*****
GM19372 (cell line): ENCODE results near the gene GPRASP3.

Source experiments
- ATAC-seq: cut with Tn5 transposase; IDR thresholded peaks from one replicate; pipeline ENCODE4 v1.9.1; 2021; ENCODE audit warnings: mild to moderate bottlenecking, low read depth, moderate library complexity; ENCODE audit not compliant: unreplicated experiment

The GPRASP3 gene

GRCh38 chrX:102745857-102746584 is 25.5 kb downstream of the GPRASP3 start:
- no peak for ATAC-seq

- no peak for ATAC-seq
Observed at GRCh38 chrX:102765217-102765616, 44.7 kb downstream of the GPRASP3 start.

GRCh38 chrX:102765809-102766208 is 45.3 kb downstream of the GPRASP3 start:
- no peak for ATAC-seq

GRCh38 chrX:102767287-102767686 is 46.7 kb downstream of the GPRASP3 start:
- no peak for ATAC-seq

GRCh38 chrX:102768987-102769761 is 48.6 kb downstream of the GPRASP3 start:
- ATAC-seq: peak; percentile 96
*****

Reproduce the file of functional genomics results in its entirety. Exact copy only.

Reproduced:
GM19372 (cell line): ENCODE results near the gene GPRASP3.

Source experiments
- ATAC-seq: cut with Tn5 transposase; IDR thresholded peaks from one replicate; pipeline ENCODE4 v1.9.1; 2021; ENCODE audit warnings: mild to moderate bottlenecking, low read depth, moderate library complexity; ENCODE audit not compliant: unreplicated experiment

The GPRASP3 gene

GRCh38 chrX:102745857-102746584 is 25.5 kb downstream of the GPRASP3 start:
- no peak for ATAC-seq

- no peak for ATAC-seq
Observed at GRCh38 chrX:102765217-102765616, 44.7 kb downstream of the GPRASP3 start.

GRCh38 chrX:102765809-102766208 is 45.3 kb downstream of the GPRASP3 start:
- no peak for ATAC-seq

GRCh38 chrX:102767287-102767686 is 46.7 kb downstream of the GPRASP3 start:
- no peak for ATAC-seq

GRCh38 chrX:102768987-102769761 is 48.6 kb downstream of the GPRASP3 start:
- ATAC-seq: peak; percentile 96